Bus Simulator 18 is one of this summer’s biggest Steam indie hits. Who’d have thought the idea of driving other people around a city would be so addictive? We caught up with the folks behind the game to find out what makes it tick. Check out our chat with Tim Ploeger, Senior Producer at astragon entertainment, Alexander Grenus, Lead Game Designer for Bus Simulator 18 at stillalive studios, and Julian Mauthner, CEO stillalive studios.
GameSpace: Simulation games are often big hits on Steam. Everything from farming to Euro Trucking. What do you think accounts for this?
Tim Ploeger: There are quite a few aspects which make simulation games an interesting genre for players of all ages. The fascination for construction sites, trains, buses and farming equipment often begins at an early age (you just have to observe how children react to seeing an excavator, a tractor or a bus in real life) and continues into adulthood. While not everyone goes on to become a professional bus driver of course, this very first spark of interest often stays with people and it is our games that give players the opportunity to experience interacting with those machines and vehicles at least in a virtual environment.
As for who plays our games: More people than one would think! There are for example lots of parents who like to play together with their kids as our games offer a constructive gameplay experience that is both entertaining and educational. Especially teenagers and young adults enjoy modding our games and adding their own content. This is often the first step into a future career as well – quite a few modders from just a few years ago are now part of the games industry. Seniors mostly enjoy the relaxed atmosphere and unhurried pace that a simulation game has to offer. We also see players who are actually employed in the respective jobs that are being simulated like truck drivers or construction workers.
GameSpace: When making a game about simulating a Bus business, how on earth do you “find the fun” and make it a game that’s worth playing? Most people wouldn’t think of driving set routes as a fun activity, but well… I’ve played it, and it’s just SO ADDICTIVE.
Tim Ploeger: Yes, that feeling is already part of the answer! Creating your own routes, driving around the city picking up passengers, actually managing to be on time no matter if there’s a traffic jam or a road construction site and getting your monetary reward at the end of a successful drive is so, so very satisfying. It is also incredibly relaxing as the game gives you more or less complete freedom on what to do next and how you would like to do it. There is of course also the technical aspect that we know from experience players enjoy: How does that vehicle work? How does it feel driving that particular bus? Can I press all the buttons? Does the machine sound right? How do I make my company profitable? How much do I have to earn to buy the next bus? I really want to try that next bus! J With the multiplayer of “Bus Simulator 18” players can experience all this together with their friends. Discovering the city both by bus and on foot (yes, you actually can get off and move around freely) and keeping your eyes open for hidden easter eggs is just as much fun as working on a joint company.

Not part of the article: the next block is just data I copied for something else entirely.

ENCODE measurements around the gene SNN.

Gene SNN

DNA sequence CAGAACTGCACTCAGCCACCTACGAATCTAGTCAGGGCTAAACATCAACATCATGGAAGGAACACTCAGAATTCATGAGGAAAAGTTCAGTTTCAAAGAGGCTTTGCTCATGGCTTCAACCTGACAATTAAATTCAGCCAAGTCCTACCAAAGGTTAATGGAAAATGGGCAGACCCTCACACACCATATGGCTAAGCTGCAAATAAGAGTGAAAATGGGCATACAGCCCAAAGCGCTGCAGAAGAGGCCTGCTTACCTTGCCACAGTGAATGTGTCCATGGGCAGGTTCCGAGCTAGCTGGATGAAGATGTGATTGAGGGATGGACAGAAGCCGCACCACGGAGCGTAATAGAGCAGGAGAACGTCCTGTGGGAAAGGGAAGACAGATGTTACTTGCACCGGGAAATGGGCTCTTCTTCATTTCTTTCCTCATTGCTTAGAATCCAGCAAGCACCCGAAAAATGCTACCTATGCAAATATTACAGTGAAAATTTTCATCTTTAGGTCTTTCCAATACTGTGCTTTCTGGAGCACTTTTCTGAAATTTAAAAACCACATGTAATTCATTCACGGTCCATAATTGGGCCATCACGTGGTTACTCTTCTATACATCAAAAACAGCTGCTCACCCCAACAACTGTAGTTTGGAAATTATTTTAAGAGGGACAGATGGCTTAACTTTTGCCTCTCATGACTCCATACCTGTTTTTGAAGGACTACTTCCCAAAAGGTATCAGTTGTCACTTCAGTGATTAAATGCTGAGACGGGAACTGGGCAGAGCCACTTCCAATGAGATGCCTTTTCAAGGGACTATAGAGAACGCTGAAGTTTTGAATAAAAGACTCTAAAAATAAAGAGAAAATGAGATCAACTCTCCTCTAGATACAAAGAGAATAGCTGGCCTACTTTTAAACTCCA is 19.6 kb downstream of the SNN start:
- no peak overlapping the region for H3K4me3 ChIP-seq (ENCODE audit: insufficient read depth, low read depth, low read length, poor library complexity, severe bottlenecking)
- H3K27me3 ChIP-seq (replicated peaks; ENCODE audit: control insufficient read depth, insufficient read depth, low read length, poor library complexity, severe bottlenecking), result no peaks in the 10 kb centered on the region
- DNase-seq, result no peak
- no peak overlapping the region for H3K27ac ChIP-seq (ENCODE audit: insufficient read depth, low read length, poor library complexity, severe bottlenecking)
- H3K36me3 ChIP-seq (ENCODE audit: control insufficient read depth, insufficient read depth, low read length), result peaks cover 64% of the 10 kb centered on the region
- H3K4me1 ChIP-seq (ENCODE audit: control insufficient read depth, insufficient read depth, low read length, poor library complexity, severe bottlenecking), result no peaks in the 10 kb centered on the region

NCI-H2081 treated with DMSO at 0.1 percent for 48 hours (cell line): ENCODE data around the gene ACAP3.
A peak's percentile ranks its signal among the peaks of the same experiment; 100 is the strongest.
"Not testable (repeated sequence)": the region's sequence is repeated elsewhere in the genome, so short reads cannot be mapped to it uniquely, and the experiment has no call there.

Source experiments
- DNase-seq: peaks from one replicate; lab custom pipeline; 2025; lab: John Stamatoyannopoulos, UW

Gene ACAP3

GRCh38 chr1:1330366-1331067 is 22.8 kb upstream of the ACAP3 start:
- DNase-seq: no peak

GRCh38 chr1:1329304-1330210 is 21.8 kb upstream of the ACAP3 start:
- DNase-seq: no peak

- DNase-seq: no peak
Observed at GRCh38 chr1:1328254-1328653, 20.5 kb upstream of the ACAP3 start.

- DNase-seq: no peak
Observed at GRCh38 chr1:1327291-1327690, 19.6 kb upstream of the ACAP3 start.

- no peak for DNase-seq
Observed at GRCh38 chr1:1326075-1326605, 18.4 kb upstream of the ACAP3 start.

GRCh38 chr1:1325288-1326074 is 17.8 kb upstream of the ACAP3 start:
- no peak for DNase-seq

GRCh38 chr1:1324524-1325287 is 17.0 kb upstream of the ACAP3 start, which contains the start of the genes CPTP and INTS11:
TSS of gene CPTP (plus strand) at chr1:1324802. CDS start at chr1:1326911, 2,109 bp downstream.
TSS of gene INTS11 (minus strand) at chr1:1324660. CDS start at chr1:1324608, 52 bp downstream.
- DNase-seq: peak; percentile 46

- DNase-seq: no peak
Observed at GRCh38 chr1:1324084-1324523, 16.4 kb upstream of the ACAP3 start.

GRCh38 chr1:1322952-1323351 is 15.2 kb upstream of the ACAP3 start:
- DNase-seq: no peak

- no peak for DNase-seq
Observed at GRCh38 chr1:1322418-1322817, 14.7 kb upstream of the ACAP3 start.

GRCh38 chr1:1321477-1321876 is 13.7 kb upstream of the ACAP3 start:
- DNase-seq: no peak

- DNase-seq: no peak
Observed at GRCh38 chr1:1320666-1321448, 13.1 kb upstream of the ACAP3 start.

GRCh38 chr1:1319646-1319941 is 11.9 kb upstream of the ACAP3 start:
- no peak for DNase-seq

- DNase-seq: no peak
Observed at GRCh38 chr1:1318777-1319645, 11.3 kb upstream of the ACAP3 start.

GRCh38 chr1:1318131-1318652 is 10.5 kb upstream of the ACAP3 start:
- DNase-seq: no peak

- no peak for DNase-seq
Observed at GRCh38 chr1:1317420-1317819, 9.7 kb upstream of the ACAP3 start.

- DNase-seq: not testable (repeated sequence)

GameSpace: What sort of games have you all worked on in the past?
Alexander Grenus: Our first title was “Son of Nor”, an action adventure in which you can use terraforming, telekinesis and elemental magic to battle humanoid lizards and save mankind. After that we already started with the development of “Bus Simulator 16”, the direct predecessor of “Bus Simulator 18”. During that time we also came up with the idea for “Drone Swarm”, a space strategy game in which you control thousands of drones. Additionally to these large projects, we also did a few small ones, for example “FriendShip”, a co-op shoot’em up for the online platform Airconsole, or “Funding Table” a VR game for the Bavarian state ministry. Besides “Bus Simulator 18” and “Drone Swarm”, we are currently working on a third, still unannounced game.
GameSpace: What drove you to make Bus Simulator 18?
Alexander Grenus: The success of the previous game! 😀 But seriously, we enjoyed working on “Bus Simulator 16” and also with the team at astragon, so when they approached us with the idea of a sequel we said yes. And we loved the challenge to make the game even bigger and better than the previous one.
GameSpace: Did you do any specific research, or get a job with the RTA or anything like that?
Julian Mautner: Haha, no, although that would have been fun for sure! We did lots of research on the internet, but mostly just looked at real life. Every day checking out the buses in Innsbruck/Vienna. Observing how people behave in detail. Talking to bus drivers and bus passengers alike.